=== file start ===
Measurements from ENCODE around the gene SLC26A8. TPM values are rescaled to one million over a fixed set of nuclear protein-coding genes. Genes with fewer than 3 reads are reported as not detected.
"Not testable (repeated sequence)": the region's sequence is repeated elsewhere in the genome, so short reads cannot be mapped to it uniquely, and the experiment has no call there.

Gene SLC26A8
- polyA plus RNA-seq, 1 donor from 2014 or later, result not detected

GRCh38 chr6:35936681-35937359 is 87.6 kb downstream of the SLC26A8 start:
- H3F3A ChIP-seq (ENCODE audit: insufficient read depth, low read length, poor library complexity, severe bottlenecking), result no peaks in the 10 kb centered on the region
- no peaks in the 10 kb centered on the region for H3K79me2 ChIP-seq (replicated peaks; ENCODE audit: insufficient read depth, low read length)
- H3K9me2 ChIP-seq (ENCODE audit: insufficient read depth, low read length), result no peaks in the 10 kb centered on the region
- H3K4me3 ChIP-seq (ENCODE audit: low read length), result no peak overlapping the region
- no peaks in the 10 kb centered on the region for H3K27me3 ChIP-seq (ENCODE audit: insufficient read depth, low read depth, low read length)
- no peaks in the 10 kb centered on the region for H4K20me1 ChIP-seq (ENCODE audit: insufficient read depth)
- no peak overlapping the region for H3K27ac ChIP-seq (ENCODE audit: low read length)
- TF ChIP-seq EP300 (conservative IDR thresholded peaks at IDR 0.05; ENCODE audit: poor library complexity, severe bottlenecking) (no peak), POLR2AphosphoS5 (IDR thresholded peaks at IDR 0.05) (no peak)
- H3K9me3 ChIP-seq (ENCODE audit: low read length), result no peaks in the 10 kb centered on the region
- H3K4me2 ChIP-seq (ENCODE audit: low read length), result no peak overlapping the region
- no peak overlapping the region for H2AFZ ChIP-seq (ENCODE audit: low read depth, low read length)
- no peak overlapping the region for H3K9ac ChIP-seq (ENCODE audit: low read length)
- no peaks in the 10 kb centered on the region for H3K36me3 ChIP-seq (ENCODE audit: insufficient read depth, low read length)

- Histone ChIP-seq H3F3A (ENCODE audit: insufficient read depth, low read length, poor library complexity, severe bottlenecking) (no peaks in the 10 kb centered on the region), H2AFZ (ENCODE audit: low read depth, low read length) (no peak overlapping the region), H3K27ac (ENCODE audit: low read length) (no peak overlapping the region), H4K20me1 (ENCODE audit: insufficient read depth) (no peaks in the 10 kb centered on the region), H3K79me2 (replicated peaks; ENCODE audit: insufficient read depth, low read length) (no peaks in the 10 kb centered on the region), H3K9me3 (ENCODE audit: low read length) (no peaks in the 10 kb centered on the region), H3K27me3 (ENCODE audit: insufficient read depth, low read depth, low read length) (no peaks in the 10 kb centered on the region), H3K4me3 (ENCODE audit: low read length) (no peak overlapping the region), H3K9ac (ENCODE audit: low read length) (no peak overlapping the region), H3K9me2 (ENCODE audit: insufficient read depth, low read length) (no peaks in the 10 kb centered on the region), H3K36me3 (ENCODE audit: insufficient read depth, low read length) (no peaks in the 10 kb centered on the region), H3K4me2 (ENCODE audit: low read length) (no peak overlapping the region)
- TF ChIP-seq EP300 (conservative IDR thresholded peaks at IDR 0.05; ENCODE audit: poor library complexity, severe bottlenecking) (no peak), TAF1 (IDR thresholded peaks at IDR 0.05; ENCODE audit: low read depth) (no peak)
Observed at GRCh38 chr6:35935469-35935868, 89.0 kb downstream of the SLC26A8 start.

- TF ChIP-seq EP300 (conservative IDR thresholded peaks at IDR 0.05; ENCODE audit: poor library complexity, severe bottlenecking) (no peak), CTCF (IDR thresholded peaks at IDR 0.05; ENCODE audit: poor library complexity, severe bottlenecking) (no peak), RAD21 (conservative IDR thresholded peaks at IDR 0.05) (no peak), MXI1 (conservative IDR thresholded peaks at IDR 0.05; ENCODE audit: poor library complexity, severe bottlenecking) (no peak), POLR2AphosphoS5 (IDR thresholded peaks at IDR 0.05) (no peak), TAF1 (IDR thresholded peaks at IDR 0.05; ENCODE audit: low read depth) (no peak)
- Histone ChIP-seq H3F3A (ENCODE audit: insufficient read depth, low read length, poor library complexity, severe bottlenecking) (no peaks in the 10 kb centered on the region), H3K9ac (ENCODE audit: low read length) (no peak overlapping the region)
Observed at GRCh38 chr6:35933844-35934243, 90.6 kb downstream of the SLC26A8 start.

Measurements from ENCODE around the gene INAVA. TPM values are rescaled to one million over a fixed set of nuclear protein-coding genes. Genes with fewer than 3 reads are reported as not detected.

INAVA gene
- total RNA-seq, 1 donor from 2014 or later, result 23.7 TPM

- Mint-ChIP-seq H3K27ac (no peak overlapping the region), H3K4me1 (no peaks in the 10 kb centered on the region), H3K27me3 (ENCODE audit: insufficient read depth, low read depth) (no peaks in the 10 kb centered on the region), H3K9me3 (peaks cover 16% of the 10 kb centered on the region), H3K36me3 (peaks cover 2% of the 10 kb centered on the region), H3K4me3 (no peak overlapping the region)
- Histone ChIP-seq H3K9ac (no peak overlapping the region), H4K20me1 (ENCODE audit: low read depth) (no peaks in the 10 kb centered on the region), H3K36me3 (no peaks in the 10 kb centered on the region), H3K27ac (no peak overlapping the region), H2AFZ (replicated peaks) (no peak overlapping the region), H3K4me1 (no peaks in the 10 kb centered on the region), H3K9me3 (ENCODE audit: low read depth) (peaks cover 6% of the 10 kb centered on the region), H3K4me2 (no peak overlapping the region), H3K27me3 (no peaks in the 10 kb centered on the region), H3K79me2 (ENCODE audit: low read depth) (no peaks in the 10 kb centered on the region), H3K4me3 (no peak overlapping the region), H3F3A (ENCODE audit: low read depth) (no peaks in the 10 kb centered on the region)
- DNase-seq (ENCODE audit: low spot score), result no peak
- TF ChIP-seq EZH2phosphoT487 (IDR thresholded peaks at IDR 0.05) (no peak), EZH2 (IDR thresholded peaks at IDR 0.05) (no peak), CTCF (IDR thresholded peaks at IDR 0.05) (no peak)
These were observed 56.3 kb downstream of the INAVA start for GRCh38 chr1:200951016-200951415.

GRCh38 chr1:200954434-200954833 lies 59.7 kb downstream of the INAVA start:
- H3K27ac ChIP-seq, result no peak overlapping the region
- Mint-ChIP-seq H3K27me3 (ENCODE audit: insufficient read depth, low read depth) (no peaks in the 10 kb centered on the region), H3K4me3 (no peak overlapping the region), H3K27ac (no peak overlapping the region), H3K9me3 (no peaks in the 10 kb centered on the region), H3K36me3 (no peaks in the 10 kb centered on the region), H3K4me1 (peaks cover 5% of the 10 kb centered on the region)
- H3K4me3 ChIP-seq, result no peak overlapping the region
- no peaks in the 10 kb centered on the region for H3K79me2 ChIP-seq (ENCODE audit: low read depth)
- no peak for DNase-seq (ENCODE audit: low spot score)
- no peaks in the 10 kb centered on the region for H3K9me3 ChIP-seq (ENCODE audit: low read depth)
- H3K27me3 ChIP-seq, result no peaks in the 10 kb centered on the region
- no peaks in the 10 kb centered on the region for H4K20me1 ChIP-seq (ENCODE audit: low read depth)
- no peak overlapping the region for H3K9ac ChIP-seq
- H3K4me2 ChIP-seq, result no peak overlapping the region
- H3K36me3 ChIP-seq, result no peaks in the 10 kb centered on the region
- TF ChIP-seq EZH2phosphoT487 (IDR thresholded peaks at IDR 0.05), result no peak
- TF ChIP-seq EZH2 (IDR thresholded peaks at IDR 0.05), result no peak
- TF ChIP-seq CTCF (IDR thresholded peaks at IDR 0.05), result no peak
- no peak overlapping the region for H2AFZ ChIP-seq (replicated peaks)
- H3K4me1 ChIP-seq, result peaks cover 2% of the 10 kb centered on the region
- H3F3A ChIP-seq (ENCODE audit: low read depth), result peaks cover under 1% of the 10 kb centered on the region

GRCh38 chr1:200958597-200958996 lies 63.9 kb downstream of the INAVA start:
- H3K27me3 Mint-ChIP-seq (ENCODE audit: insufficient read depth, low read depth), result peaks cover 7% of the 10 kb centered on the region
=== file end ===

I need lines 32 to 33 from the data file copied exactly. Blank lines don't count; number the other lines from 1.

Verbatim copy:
These were observed 56.3 kb downstream of the INAVA start for GRCh38 chr1:200951016-200951415.

GRCh38 chr1:200954434-200954833 lies 59.7 kb downstream of the INAVA start: